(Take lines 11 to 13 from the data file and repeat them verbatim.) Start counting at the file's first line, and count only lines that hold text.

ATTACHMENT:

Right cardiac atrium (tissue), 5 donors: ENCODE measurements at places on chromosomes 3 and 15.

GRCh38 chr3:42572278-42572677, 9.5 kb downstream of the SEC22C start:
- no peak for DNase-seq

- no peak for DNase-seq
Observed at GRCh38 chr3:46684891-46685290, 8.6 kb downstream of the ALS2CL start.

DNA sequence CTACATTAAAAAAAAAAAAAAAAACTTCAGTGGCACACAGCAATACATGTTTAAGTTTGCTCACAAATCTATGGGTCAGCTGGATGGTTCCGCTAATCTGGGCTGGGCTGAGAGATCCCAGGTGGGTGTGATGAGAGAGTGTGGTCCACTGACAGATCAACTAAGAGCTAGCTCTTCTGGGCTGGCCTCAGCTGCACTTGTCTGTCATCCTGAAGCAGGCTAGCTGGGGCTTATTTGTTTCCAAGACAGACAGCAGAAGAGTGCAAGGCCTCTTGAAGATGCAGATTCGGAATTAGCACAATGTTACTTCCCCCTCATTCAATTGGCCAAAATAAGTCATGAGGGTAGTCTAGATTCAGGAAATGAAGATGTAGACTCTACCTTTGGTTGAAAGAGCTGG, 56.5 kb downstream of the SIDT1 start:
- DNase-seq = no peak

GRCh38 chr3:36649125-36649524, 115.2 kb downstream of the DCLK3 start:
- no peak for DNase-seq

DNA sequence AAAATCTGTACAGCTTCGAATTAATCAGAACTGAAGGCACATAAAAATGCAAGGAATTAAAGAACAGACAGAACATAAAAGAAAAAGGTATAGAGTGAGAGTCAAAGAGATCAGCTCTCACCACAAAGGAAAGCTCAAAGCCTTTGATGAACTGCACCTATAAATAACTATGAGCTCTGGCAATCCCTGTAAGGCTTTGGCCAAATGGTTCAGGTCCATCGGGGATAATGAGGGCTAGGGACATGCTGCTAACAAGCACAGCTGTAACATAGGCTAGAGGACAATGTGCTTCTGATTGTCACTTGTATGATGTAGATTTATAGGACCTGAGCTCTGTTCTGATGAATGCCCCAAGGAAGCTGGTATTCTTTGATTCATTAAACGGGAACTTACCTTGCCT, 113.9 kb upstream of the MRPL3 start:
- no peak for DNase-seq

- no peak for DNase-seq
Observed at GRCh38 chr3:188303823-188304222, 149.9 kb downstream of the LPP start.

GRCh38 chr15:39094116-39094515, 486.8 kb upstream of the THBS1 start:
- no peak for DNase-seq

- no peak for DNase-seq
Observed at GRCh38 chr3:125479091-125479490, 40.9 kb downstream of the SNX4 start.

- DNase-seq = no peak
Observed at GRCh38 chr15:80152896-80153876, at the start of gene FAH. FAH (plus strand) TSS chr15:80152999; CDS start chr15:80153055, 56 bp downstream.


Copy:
- no peak for DNase-seq

- no peak for DNase-seq
Observed at GRCh38 chr3:188303823-188304222, 149.9 kb downstream of the LPP start.